STAFF NEWS & ANALYSIS
Suddenly, There Is Energy Everywhere, Even in Africa
By Staff News & Analysis - February 26, 2013

Energy revolution promises to transform East Africa … An energy revolution is taking place in East Africa as the price of solar technology tumbles and huge resources of geothermal steam beneath the Great Rift Valley start to be exploited, moves which have the potential to lift millions out of poverty and cut greenhouse gas emissions. – BBC

Dominant Social Theme: So much unexpected good fortune. Who would have thought there was all this energy?

Free-Market Analysis: Suddenly, the US has enough available energy to be self-sufficient for a thousand years. And now we are told – by the BBC no less – that one of the world's more impoverished nations – Kenya – may be able to tap the equivalent of millions of barrels of oil on an ongoing basis via geothermal steam (see article excerpt above).

We're not sure why the powers-that-be are suddenly "discovering" energy, nor why the mainstream media is trumpeting this energy sufficiency. Certainly we are not sure when it comes to the US and the West generally.

Energy scarcity has been a dominant social theme – a meme of control for over 100 years now, ever since John D. Rockefeller dubbed oil a "fossil fuel" to promote the idea that oil would run out some day, presumably when the stash of decayed dinosaur bones was exhausted.

We're a bit surer why energy is suddenly being discovered in Africa, however – and especially in Kenya. First, more from the article:

The Great Rift Valley is a tear in the Earth's crust stretching 3,000 miles (4,830 km) through Africa. In places the ground smokes and sulphurous fumes fill the air.

Drill down a couple of miles and, if your prospecting is good, you hit pools of water under great pressure and heated to 230C. Stick in a pipe and steam roars out ready for ducting into power stations to turn turbines and make electricity.

At Olkaria, near Lake Naivasha, in Kenya, they have been generating some electricity for 20 years, but now there is step change. With investment of around £1bn, in a few years they will be able to produce more electricity than the country's entire current annual consumption 1,600 megawatts.

'The bright continent' A little further north is Menengai Crater, where further test wells are being drilled and the potential could be even greater. Overall it is believed the geothermal potential in Kenya is 10,000 megawatts.

Engineer Daniel Odongo, the man leading the hunt for the wells of superheated water, guides me up one of the rigs and talks with great pride about how he thinks his work could change Kenya:

"We need something that can put power online as fast as possible and geothermal is doing that for us… everyone now in Kenya is trying to find out what's going on in Olkaria, what's going on in the power sector, and we are having people coming from all over the world to see what we are doing here." …

And the work does not stop at Kenya's borders – geothermal prospecting is happening in Ethiopia, Rwanda and Tanzania. Some of the money is coming from the African Development Bank and their regional director, Gabriel Negatu, says it could be transformative:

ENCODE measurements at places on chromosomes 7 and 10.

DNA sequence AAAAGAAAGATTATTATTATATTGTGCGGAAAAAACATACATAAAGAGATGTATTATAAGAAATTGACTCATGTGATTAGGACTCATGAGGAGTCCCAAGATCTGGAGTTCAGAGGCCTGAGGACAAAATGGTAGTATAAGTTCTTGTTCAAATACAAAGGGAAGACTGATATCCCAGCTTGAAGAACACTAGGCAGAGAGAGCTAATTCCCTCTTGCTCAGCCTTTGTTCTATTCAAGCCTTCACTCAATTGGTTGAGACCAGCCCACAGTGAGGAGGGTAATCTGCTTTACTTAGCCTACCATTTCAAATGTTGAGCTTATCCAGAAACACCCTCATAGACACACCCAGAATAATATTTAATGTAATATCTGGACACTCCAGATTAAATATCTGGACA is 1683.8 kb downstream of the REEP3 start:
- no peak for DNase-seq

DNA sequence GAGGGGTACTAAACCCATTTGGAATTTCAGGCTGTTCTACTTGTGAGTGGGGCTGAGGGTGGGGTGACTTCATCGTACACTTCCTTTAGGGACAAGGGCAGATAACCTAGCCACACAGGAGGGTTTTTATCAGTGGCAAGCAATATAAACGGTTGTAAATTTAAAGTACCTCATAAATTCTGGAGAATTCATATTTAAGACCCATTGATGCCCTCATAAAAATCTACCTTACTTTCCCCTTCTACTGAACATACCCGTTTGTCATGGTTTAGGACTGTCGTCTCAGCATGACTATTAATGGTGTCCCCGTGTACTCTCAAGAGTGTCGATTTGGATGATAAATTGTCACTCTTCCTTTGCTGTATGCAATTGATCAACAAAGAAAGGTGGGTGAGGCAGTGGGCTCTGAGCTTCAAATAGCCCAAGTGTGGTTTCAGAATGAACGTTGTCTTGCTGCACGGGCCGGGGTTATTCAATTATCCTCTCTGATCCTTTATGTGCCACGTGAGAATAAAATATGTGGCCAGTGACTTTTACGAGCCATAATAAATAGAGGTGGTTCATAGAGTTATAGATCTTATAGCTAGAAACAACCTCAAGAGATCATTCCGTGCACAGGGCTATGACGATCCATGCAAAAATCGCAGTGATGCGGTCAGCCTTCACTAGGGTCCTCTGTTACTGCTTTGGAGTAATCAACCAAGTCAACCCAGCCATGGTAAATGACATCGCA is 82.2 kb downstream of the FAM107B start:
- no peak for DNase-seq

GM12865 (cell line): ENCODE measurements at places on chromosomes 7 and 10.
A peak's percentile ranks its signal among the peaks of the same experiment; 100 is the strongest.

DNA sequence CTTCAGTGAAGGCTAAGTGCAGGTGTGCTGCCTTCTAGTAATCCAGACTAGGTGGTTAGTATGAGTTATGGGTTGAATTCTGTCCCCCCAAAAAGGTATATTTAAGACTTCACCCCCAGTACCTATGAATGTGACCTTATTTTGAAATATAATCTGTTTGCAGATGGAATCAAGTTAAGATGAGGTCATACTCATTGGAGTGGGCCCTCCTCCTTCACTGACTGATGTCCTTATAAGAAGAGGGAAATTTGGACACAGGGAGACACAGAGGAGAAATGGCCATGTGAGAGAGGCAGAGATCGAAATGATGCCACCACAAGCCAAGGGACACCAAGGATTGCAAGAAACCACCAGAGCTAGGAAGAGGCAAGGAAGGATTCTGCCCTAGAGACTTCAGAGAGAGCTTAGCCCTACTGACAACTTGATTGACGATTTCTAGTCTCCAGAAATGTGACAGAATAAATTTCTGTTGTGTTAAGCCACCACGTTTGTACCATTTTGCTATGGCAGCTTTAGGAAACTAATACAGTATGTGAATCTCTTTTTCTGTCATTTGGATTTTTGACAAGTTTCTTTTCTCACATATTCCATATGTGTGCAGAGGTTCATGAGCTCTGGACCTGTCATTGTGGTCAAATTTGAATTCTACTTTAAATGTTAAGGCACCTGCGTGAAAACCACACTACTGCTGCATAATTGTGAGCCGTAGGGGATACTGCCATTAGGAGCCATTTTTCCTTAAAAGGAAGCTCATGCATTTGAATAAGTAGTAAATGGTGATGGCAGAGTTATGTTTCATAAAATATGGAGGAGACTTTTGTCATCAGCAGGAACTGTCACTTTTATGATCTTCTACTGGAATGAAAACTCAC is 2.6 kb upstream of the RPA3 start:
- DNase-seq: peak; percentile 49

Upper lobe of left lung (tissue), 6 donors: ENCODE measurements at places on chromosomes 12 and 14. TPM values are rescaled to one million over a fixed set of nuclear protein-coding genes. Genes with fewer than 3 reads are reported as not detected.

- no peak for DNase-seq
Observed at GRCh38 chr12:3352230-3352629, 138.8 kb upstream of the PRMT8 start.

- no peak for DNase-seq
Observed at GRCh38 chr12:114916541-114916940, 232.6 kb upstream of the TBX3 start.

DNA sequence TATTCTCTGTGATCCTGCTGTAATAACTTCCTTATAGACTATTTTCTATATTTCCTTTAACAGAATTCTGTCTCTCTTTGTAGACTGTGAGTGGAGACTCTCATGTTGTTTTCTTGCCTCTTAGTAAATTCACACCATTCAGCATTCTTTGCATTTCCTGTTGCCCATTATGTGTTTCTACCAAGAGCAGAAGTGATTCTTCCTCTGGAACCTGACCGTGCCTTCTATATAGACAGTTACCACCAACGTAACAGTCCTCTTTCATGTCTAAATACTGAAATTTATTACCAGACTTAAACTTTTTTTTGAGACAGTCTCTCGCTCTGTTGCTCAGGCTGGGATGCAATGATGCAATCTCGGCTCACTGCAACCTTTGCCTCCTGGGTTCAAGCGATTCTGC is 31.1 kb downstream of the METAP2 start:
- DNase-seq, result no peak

"Energy is not an end in itself; it is an enabler… every part of your life is affected by energy. [We'll see] a robust economy with factories, universities, a full industrial economy, and all of it will be powered by geothermal energy. What was once known as the Dark Continent will henceforth be known as the bright continent."

The key here is "bright continent." As we've explained before, Africa is likely being targeted as the next great continent that the Western-style capitalism is going to save and make prosperous. First Japan, then China and now Africa.

Of course, this is a deeply cynical exercise but that won't stop it from occurring, presumably – at least while other things are occurring as well, like the construction of a more globalized currency. This is the End Game for a process that actually began in 1971, when President Richard Nixon abruptly pulled the US off the gold standard.

Henry Kissinger then traveled to Saudi Arabia to "volunteer" the Saud family in an oil-for-dollars scheme. The Saudis would only take dollars for oil. Henceforth, everyone in the world would have to hold dollars – and the US presumably could print as many of them as it wanted.

Untroubled by monetary ratios, US officials began printing great gobs of money. In due course, Japan was enlisted to buy US dollars. Japanese officials ended up buying US$1 trillion, more or less. The deal was that Japan bought dollars and then exported its cars and other goods back to the US. US citizens were able to maintain their profligate lifestyle and Congress could continue to spend so long as Japan bought the debt.

But that arrangement ended in the late 1980s and China was enlisted in Japan's stead. China bought US debt and sold US consumers all sorts of gewgaws and trinkets.

But now it's game over in China, too. Chinese officials have purchased a surfeit of US debt.

Enter Africa.

As we've mentioned before, Africa could be the next Japan/China. From an elite standpoint, the situation is probably convenient. The US government can print dollars in bunches. A more industrialized and centralized Africa may be the end result.

After Thoughts

Additional power plays into this situation quite well. If we're correct about the opening up of Africa, then it might be the next bold, new investment frontier. The sudden emergence of African energy sources merely adds to the narrative being constructed and may indeed help enable it.

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